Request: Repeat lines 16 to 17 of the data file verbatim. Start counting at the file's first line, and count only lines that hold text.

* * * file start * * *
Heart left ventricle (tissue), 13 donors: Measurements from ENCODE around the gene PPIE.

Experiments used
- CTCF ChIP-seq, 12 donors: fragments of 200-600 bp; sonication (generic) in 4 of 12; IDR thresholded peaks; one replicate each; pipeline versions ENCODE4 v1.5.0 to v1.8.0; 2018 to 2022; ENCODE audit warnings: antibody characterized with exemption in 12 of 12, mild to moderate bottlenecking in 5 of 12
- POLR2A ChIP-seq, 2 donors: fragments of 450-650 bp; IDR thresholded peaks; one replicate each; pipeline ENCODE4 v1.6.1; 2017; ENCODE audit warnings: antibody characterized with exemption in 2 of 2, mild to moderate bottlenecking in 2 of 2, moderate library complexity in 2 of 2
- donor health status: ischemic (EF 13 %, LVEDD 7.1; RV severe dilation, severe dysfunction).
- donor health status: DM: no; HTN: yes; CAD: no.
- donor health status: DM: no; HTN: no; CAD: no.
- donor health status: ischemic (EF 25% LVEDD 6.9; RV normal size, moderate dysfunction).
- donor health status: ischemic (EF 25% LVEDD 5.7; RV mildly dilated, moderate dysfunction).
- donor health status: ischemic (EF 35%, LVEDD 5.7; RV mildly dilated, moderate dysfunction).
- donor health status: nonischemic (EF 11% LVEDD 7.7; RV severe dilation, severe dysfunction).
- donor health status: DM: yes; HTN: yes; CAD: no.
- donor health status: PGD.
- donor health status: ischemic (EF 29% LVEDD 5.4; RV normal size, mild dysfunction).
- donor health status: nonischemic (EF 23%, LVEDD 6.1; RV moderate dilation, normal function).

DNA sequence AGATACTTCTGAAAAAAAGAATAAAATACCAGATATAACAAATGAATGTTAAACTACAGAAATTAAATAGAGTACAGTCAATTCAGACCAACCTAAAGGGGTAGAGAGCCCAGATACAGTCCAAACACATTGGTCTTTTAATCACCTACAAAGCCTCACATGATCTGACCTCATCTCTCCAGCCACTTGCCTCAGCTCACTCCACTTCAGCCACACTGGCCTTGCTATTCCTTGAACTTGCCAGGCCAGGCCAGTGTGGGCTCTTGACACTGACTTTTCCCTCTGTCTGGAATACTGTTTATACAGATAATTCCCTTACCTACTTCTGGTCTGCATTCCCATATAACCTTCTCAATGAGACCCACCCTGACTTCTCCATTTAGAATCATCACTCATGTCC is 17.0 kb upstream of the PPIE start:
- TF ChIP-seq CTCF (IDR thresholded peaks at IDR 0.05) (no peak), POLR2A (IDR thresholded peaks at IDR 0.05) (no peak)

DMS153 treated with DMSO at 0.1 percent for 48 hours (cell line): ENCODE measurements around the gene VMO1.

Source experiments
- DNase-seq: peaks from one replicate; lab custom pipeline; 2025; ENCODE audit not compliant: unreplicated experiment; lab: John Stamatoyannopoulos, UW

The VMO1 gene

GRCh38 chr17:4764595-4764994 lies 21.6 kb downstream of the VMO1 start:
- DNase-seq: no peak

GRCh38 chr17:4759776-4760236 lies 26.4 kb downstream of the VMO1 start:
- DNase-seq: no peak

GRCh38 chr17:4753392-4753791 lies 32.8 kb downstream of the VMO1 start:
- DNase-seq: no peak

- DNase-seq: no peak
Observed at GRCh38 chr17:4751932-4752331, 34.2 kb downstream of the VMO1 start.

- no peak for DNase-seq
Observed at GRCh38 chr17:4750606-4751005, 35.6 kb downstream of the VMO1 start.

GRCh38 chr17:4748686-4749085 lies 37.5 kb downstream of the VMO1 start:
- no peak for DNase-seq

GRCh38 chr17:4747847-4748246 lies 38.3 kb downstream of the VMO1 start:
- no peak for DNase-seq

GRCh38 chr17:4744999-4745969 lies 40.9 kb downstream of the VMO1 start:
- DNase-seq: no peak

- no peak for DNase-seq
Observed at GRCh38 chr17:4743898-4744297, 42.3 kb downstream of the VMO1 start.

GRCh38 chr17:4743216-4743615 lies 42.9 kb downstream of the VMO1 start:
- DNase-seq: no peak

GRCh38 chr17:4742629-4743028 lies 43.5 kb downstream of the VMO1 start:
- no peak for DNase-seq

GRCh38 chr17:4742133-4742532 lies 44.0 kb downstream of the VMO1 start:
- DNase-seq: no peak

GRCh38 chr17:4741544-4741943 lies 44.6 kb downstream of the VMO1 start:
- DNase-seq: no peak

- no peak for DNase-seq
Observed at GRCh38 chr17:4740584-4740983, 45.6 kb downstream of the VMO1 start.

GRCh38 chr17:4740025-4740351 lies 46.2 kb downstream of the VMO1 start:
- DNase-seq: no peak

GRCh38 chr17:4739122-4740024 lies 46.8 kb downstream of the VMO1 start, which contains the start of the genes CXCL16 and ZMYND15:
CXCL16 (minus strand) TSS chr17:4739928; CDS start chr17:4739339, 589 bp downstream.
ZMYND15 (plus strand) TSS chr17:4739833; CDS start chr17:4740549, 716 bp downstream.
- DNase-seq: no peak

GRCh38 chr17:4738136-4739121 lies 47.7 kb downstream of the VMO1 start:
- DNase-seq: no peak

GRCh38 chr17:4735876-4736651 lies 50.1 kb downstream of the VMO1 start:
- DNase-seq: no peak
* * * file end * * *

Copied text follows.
DNA sequence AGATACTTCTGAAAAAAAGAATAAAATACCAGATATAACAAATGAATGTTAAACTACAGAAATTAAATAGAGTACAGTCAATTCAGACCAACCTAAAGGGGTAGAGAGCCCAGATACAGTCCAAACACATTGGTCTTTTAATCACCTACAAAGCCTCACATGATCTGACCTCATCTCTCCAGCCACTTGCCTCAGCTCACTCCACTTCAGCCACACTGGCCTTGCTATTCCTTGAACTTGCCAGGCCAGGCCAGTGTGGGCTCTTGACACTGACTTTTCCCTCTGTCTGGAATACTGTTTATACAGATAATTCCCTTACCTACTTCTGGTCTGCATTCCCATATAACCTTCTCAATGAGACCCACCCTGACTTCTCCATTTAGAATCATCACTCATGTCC is 17.0 kb upstream of the PPIE start:
- TF ChIP-seq CTCF (IDR thresholded peaks at IDR 0.05) (no peak), POLR2A (IDR thresholded peaks at IDR 0.05) (no peak)